The Council of Trent, Rome's response to the Reformation, pronounced anathema on anyone who says "that the [sinner] is justified by faith alone-if this means that nothing else is required by way of cooperation in the acquisition of the grace of justification." The Catholic council ruled "Justification … is not remission of sins merely, but also the sanctification and renewal of the inward man, through the voluntary reception of the grace, and of the gifts, whereby man of unjust becomes just." So Catholic theology confuses the concepts of justification and sanctification and substitutes the righteousness of the believer for the righteousness of Christ.

What's the Big Deal?

The difference between Rome and the Reformers is no example of theological hair-splitting. The corruption of the doctrine of justification results in several other grievous theological errors.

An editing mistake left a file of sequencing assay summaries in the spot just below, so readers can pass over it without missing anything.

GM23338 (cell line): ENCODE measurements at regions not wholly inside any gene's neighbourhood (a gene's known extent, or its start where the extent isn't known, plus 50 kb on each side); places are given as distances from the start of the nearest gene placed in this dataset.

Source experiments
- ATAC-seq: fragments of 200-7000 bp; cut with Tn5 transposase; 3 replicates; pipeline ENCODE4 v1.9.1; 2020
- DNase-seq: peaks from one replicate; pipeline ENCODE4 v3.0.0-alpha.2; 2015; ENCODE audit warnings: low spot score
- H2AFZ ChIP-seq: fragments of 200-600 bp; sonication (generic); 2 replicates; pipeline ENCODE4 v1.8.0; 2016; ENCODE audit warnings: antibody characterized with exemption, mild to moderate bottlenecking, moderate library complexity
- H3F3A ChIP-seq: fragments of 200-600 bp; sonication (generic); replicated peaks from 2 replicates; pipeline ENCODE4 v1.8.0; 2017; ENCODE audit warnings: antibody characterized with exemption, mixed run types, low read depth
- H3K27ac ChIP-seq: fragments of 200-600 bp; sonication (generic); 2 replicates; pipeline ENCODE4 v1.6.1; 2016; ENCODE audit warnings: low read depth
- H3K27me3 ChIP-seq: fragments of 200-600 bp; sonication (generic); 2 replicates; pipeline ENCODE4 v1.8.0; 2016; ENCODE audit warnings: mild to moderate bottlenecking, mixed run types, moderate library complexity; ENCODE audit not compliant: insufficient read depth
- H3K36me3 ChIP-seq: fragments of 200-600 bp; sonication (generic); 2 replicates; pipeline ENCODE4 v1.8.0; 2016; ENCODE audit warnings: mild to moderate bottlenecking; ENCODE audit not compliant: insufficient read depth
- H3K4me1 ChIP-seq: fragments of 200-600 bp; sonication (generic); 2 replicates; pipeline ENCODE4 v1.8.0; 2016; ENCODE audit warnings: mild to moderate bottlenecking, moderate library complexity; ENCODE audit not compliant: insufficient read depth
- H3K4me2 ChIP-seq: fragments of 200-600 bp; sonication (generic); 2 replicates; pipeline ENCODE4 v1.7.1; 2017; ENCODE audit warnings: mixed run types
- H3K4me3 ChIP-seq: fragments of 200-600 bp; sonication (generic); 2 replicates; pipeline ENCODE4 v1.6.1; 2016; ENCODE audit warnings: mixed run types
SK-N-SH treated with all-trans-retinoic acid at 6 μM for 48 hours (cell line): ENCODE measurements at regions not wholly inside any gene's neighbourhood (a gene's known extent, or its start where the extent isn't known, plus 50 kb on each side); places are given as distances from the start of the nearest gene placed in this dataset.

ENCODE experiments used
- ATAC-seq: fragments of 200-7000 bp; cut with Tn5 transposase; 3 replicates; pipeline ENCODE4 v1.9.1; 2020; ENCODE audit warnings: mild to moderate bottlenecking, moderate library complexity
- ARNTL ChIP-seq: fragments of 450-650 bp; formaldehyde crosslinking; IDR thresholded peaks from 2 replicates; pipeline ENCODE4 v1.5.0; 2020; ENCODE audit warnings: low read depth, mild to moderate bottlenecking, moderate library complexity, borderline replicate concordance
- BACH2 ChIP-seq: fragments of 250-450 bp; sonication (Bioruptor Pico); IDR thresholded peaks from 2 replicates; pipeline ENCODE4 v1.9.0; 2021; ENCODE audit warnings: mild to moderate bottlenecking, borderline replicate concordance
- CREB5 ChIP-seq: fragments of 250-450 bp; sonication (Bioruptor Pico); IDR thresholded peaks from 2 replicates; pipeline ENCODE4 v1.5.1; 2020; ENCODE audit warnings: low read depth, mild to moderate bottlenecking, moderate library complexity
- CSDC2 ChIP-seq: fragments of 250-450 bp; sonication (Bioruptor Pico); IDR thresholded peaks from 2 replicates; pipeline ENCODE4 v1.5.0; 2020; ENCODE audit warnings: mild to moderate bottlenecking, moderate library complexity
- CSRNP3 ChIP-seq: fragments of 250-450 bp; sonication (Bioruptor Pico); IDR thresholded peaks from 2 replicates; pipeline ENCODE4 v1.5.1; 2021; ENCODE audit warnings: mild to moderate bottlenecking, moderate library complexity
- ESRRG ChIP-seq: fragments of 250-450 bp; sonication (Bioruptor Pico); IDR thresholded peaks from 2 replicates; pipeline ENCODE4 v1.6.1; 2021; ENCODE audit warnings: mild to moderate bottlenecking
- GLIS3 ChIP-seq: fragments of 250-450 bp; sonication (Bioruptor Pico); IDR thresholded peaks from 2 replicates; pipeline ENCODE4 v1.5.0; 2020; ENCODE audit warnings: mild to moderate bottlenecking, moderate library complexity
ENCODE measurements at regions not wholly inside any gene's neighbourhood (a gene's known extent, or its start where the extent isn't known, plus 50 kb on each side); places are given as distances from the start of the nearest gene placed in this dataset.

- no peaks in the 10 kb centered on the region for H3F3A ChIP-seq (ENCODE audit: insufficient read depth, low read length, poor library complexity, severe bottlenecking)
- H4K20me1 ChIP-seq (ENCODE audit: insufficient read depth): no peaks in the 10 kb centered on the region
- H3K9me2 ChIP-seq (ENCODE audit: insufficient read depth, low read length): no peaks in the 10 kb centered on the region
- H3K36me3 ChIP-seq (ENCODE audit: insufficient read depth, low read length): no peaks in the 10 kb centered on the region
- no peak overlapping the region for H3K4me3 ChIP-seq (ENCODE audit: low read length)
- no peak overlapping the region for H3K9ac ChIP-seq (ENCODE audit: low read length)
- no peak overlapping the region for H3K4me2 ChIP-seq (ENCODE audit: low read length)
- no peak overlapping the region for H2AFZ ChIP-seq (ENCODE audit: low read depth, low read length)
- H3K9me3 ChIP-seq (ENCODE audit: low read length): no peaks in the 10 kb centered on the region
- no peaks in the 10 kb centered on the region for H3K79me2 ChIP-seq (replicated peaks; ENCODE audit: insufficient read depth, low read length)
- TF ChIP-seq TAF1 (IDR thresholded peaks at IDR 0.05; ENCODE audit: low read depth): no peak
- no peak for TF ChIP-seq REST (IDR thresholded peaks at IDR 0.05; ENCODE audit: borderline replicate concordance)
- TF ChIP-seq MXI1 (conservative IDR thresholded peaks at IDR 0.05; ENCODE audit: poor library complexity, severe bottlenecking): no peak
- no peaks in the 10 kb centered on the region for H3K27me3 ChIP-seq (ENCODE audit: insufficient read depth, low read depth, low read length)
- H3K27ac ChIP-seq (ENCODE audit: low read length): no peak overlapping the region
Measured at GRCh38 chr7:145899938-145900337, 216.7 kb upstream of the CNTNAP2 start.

If sanctification is included in justification, the justification is a process, not an event. That makes justification progressive, not complete. Our standing before God is then based on subjective experience, not secured by an objective declaration. Justification can therefore be experienced and then lost. Assurance of salvation in this life becomes practically impossible because security can't be guaranteed. The ground of justification ultimately is the sinner's own continuing present virtue, not Christ's perfect righteousness and His atoning work.

What's so important about the doctrine of justification by faith alone? It is the doctrine upon which the confessing church stands or falls. Without it there is no salvation, no sanctification, no glorification-nothing. You wouldn't know it to look at the state of Christianity today, but it really is that important.

Adapted from The Gospel According to the Apostles, © 1993 and 2000 by John MacArthur. All rights reserved.